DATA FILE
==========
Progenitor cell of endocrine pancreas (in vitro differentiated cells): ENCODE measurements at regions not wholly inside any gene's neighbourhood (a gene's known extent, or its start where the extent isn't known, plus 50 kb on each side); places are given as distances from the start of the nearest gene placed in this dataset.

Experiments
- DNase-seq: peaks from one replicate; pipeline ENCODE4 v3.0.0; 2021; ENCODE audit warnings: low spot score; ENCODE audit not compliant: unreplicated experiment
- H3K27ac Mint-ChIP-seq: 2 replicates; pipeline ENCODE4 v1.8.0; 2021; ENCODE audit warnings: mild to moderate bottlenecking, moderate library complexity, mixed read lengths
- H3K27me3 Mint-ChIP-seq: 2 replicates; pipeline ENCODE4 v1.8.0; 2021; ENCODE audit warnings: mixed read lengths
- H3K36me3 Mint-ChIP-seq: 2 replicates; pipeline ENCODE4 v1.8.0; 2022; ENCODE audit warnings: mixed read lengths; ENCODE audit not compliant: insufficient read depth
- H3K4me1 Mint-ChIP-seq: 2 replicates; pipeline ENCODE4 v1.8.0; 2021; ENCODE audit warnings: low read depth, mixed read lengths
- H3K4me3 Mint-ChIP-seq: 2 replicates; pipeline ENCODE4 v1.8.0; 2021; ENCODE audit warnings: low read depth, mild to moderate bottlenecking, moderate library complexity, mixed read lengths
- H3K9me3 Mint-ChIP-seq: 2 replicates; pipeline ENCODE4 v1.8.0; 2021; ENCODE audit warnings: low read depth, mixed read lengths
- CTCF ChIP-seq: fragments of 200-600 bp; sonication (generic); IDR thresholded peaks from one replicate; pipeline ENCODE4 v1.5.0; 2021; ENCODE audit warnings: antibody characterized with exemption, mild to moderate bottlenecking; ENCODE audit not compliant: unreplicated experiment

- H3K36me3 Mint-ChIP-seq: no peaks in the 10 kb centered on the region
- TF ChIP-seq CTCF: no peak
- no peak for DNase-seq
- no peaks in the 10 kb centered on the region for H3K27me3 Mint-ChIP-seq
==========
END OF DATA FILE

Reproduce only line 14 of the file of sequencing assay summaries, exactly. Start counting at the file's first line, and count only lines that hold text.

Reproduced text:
- no peaks in the 10 kb centered on the region for H3K27me3 Mint-ChIP-seq